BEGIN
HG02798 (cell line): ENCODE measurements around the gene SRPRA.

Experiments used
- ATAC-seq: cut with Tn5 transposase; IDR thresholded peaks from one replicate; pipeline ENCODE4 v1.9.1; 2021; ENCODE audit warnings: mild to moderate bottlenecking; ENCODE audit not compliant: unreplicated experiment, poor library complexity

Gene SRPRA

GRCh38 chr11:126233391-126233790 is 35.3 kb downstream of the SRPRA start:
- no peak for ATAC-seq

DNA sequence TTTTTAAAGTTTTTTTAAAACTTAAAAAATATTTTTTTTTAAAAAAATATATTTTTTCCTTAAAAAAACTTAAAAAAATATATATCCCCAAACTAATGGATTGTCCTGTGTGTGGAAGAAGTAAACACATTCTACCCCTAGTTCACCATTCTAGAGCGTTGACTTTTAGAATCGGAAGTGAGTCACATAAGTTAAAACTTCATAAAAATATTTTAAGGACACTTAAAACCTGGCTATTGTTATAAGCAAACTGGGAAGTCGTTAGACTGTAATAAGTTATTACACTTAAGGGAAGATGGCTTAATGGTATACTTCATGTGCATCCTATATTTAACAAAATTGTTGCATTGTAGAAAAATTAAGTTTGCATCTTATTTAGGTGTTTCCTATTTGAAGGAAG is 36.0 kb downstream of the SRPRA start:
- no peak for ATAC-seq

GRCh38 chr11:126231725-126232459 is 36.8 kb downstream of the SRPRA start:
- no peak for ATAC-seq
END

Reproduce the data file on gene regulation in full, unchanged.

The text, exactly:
HG02798 (cell line): ENCODE measurements around the gene SRPRA.

Experiments used
- ATAC-seq: cut with Tn5 transposase; IDR thresholded peaks from one replicate; pipeline ENCODE4 v1.9.1; 2021; ENCODE audit warnings: mild to moderate bottlenecking; ENCODE audit not compliant: unreplicated experiment, poor library complexity

Gene SRPRA

GRCh38 chr11:126233391-126233790 is 35.3 kb downstream of the SRPRA start:
- no peak for ATAC-seq

DNA sequence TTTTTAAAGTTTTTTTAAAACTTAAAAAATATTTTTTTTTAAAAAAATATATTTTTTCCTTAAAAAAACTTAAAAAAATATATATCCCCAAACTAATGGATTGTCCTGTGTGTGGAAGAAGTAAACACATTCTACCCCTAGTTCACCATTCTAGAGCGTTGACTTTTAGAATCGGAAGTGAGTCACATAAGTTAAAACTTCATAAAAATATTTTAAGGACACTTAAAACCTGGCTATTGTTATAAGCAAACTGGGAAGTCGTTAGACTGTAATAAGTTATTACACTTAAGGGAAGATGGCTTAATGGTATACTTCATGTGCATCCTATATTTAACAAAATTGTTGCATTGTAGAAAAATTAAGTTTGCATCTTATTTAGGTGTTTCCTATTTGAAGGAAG is 36.0 kb downstream of the SRPRA start:
- no peak for ATAC-seq

GRCh38 chr11:126231725-126232459 is 36.8 kb downstream of the SRPRA start:
- no peak for ATAC-seq